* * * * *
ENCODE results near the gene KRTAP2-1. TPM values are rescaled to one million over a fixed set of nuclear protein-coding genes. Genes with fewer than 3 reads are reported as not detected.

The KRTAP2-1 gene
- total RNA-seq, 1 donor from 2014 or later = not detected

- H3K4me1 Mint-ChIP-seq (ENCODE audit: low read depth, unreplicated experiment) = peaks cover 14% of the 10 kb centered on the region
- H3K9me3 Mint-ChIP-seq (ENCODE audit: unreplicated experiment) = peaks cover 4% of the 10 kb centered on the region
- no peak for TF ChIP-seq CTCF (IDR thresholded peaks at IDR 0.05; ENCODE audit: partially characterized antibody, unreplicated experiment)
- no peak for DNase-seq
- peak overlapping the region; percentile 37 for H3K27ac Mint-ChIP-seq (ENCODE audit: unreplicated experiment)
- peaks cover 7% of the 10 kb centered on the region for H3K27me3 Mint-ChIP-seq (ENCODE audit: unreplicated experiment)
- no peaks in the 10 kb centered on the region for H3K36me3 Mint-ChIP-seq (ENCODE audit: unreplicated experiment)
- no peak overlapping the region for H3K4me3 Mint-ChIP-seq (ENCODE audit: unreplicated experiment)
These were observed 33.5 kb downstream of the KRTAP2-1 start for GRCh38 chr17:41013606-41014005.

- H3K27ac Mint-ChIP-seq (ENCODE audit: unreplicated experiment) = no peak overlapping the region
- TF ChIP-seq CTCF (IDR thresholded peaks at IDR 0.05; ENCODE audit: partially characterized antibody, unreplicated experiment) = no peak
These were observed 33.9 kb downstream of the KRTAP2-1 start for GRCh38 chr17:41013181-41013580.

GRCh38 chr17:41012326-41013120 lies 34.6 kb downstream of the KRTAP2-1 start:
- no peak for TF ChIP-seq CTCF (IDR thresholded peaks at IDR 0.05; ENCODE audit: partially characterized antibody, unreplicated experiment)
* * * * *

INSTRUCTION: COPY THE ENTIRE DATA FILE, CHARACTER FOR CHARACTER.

ENCODE results near the gene KRTAP2-1. TPM values are rescaled to one million over a fixed set of nuclear protein-coding genes. Genes with fewer than 3 reads are reported as not detected.

The KRTAP2-1 gene
- total RNA-seq, 1 donor from 2014 or later = not detected

- H3K4me1 Mint-ChIP-seq (ENCODE audit: low read depth, unreplicated experiment) = peaks cover 14% of the 10 kb centered on the region
- H3K9me3 Mint-ChIP-seq (ENCODE audit: unreplicated experiment) = peaks cover 4% of the 10 kb centered on the region
- no peak for TF ChIP-seq CTCF (IDR thresholded peaks at IDR 0.05; ENCODE audit: partially characterized antibody, unreplicated experiment)
- no peak for DNase-seq
- peak overlapping the region; percentile 37 for H3K27ac Mint-ChIP-seq (ENCODE audit: unreplicated experiment)
- peaks cover 7% of the 10 kb centered on the region for H3K27me3 Mint-ChIP-seq (ENCODE audit: unreplicated experiment)
- no peaks in the 10 kb centered on the region for H3K36me3 Mint-ChIP-seq (ENCODE audit: unreplicated experiment)
- no peak overlapping the region for H3K4me3 Mint-ChIP-seq (ENCODE audit: unreplicated experiment)
These were observed 33.5 kb downstream of the KRTAP2-1 start for GRCh38 chr17:41013606-41014005.

- H3K27ac Mint-ChIP-seq (ENCODE audit: unreplicated experiment) = no peak overlapping the region
- TF ChIP-seq CTCF (IDR thresholded peaks at IDR 0.05; ENCODE audit: partially characterized antibody, unreplicated experiment) = no peak
These were observed 33.9 kb downstream of the KRTAP2-1 start for GRCh38 chr17:41013181-41013580.

GRCh38 chr17:41012326-41013120 lies 34.6 kb downstream of the KRTAP2-1 start:
- no peak for TF ChIP-seq CTCF (IDR thresholded peaks at IDR 0.05; ENCODE audit: partially characterized antibody, unreplicated experiment)